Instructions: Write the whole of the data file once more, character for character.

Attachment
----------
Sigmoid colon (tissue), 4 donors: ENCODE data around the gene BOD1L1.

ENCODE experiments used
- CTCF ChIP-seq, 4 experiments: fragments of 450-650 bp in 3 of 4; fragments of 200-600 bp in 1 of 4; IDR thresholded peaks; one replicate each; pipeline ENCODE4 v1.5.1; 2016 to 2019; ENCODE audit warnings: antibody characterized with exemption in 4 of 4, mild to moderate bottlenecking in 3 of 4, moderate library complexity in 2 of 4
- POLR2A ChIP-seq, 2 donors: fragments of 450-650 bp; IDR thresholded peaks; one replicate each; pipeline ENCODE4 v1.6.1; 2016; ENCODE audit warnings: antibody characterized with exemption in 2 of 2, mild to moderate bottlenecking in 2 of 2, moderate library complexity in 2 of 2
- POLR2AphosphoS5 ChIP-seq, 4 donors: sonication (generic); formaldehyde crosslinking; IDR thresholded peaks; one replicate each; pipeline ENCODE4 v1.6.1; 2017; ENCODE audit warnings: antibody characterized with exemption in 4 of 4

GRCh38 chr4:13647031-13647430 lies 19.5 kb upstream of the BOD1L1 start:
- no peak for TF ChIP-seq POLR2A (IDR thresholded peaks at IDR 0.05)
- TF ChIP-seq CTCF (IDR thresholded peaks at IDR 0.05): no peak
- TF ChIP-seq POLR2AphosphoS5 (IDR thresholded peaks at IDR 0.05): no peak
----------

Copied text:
Sigmoid colon (tissue), 4 donors: ENCODE data around the gene BOD1L1.

ENCODE experiments used
- CTCF ChIP-seq, 4 experiments: fragments of 450-650 bp in 3 of 4; fragments of 200-600 bp in 1 of 4; IDR thresholded peaks; one replicate each; pipeline ENCODE4 v1.5.1; 2016 to 2019; ENCODE audit warnings: antibody characterized with exemption in 4 of 4, mild to moderate bottlenecking in 3 of 4, moderate library complexity in 2 of 4
- POLR2A ChIP-seq, 2 donors: fragments of 450-650 bp; IDR thresholded peaks; one replicate each; pipeline ENCODE4 v1.6.1; 2016; ENCODE audit warnings: antibody characterized with exemption in 2 of 2, mild to moderate bottlenecking in 2 of 2, moderate library complexity in 2 of 2
- POLR2AphosphoS5 ChIP-seq, 4 donors: sonication (generic); formaldehyde crosslinking; IDR thresholded peaks; one replicate each; pipeline ENCODE4 v1.6.1; 2017; ENCODE audit warnings: antibody characterized with exemption in 4 of 4

GRCh38 chr4:13647031-13647430 lies 19.5 kb upstream of the BOD1L1 start:
- no peak for TF ChIP-seq POLR2A (IDR thresholded peaks at IDR 0.05)
- TF ChIP-seq CTCF (IDR thresholded peaks at IDR 0.05): no peak
- TF ChIP-seq POLR2AphosphoS5 (IDR thresholded peaks at IDR 0.05): no peak